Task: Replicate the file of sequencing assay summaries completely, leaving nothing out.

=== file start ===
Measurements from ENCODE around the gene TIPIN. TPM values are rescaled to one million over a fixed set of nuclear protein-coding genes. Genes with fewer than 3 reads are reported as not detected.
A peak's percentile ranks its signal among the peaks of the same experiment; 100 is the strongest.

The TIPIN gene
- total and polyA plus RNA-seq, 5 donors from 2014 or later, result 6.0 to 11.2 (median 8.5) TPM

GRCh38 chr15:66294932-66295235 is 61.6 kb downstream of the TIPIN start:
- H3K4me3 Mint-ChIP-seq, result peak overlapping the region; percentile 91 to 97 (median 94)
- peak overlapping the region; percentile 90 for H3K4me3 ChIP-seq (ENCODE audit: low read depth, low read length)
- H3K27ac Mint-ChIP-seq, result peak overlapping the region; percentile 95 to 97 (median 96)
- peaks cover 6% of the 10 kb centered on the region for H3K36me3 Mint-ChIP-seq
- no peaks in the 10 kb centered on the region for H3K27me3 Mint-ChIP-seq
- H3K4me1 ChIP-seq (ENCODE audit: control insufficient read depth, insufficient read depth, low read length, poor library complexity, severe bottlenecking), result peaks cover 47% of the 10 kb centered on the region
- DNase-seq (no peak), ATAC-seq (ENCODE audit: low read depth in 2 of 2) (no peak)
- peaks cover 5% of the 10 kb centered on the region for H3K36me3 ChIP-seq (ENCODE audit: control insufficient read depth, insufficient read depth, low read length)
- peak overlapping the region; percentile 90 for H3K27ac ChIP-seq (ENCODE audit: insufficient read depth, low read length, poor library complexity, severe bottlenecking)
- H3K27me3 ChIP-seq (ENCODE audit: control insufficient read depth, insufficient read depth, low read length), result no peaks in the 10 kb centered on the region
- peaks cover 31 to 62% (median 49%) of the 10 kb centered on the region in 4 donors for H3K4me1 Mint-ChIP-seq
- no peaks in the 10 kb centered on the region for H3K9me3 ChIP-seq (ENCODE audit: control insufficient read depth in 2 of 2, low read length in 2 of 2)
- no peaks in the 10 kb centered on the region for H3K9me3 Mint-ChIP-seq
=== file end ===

Measurements from ENCODE around the gene TIPIN. TPM values are rescaled to one million over a fixed set of nuclear protein-coding genes. Genes with fewer than 3 reads are reported as not detected.
A peak's percentile ranks its signal among the peaks of the same experiment; 100 is the strongest.

The TIPIN gene
- total and polyA plus RNA-seq, 5 donors from 2014 or later, result 6.0 to 11.2 (median 8.5) TPM

GRCh38 chr15:66294932-66295235 is 61.6 kb downstream of the TIPIN start:
- H3K4me3 Mint-ChIP-seq, result peak overlapping the region; percentile 91 to 97 (median 94)
- peak overlapping the region; percentile 90 for H3K4me3 ChIP-seq (ENCODE audit: low read depth, low read length)
- H3K27ac Mint-ChIP-seq, result peak overlapping the region; percentile 95 to 97 (median 96)
- peaks cover 6% of the 10 kb centered on the region for H3K36me3 Mint-ChIP-seq
- no peaks in the 10 kb centered on the region for H3K27me3 Mint-ChIP-seq
- H3K4me1 ChIP-seq (ENCODE audit: control insufficient read depth, insufficient read depth, low read length, poor library complexity, severe bottlenecking), result peaks cover 47% of the 10 kb centered on the region
- DNase-seq (no peak), ATAC-seq (ENCODE audit: low read depth in 2 of 2) (no peak)
- peaks cover 5% of the 10 kb centered on the region for H3K36me3 ChIP-seq (ENCODE audit: control insufficient read depth, insufficient read depth, low read length)
- peak overlapping the region; percentile 90 for H3K27ac ChIP-seq (ENCODE audit: insufficient read depth, low read length, poor library complexity, severe bottlenecking)
- H3K27me3 ChIP-seq (ENCODE audit: control insufficient read depth, insufficient read depth, low read length), result no peaks in the 10 kb centered on the region
- peaks cover 31 to 62% (median 49%) of the 10 kb centered on the region in 4 donors for H3K4me1 Mint-ChIP-seq
- no peaks in the 10 kb centered on the region for H3K9me3 ChIP-seq (ENCODE audit: control insufficient read depth in 2 of 2, low read length in 2 of 2)
- no peaks in the 10 kb centered on the region for H3K9me3 Mint-ChIP-seq